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Loon: A Marine Story    by Jack McLean

Order:  USA  Can

Ballantine, 2010 (2009)
Hardcover, Paperback, e-Book

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     Reviewed by Hilary Williamson

Jack McLean's Loon: A Marine Story intrigued me, both as a mother of young men roughly the same age as he was in Viet Nam, and as someone who lived through the sixties. At the time, as an observer of events, I admired those who served their country as well as the young people who passionately protested against the war - both had the courage to follow their convictions.

McLean was an unusual Marine, having enlisted (for two years) in spring 1966, just out of prep school - Phillips Academy in Andover, Massachusetts. His service culminated in June, 1968 in the three day battle over 'Hill 672, part of a rugged series of foothills southwest of Khe Sanh that protected the borders of both North Vietnam and Laos. For those of us who survived the coming three days of horror, it would become forever known as LZ Loon, or simply Loon.'

In his compelling memoir, McLean shares what it was like to attend boot camp at Parris Island, South Carolina ('Count me among the scared shitless'). He explains that 'it was necessary - critical - that each recruit be immediately and fiercely torn down as far as he could be taken and then slowly - ever so slowly - brought back up as an operating unit of the larger whole.' At the end 'the whole was considerably stronger than the sum of its parts.' McLean tells us that the Marine motto, Gung Ho, is Chinese for working together.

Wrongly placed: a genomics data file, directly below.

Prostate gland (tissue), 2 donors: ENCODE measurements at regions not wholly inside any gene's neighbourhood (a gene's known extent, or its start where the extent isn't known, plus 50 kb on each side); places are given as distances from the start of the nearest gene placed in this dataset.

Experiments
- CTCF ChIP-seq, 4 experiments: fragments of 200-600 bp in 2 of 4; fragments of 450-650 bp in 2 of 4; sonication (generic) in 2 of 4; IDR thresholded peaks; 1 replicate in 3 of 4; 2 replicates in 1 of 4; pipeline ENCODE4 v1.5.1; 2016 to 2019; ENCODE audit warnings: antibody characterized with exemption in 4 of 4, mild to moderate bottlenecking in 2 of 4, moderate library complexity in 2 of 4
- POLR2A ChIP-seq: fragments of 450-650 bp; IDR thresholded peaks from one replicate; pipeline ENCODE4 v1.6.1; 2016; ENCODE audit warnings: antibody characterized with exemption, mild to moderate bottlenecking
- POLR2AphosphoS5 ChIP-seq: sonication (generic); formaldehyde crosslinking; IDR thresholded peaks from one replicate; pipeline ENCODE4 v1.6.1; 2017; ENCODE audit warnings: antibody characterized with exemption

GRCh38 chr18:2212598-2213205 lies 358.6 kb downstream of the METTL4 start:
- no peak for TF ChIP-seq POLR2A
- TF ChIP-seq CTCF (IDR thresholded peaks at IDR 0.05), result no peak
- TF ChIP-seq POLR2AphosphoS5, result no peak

Next, at age nineteen, he was sent to supply school and on to stateside duty in Barstow, California. There he befriended Sid MacLeod, who desperately wanted to serve in Vietnam (and died there six months after arrival). In November 1967, they shipped out to Vietnam. All too soon, McLean became the salty veteran mentoring new kids and realizing - but not sharing in letters home - that 'the line between life and death was random and arbitrary.' At the same time, it was clear that the 'antiwar drumbeats back home were increasing.'

McLean was exposed to Agent Orange and tells us that 'legions of us would contract diabetes (myself included), have children with birth defects, and suffer all manner of physical maladies that could be traced directly back to the chemical dioxin - the active ingredient in both Agent Orange and napalm.' As Johnson's presidency ended, McLean and his peers began wondering of their presence in Vietnam, 'What the hell were we doing there?' Then came LZ Loon, one of the biggest battle of the war, leaving most of McLean's company dead or wounded.

McLean returned home to become the first Vietnam veteran to study at Harvard. But he found 'there was nothing at all pleasing about being identified as a veteran of the Vietnam War - even among family.Loon: A Marine Story is an inspiring, enlightening, and informative account for those of us who lived through the sixties - and a terrifying one for any parent of a son or daughter serving their country in wartime. It deserves a wide audience.

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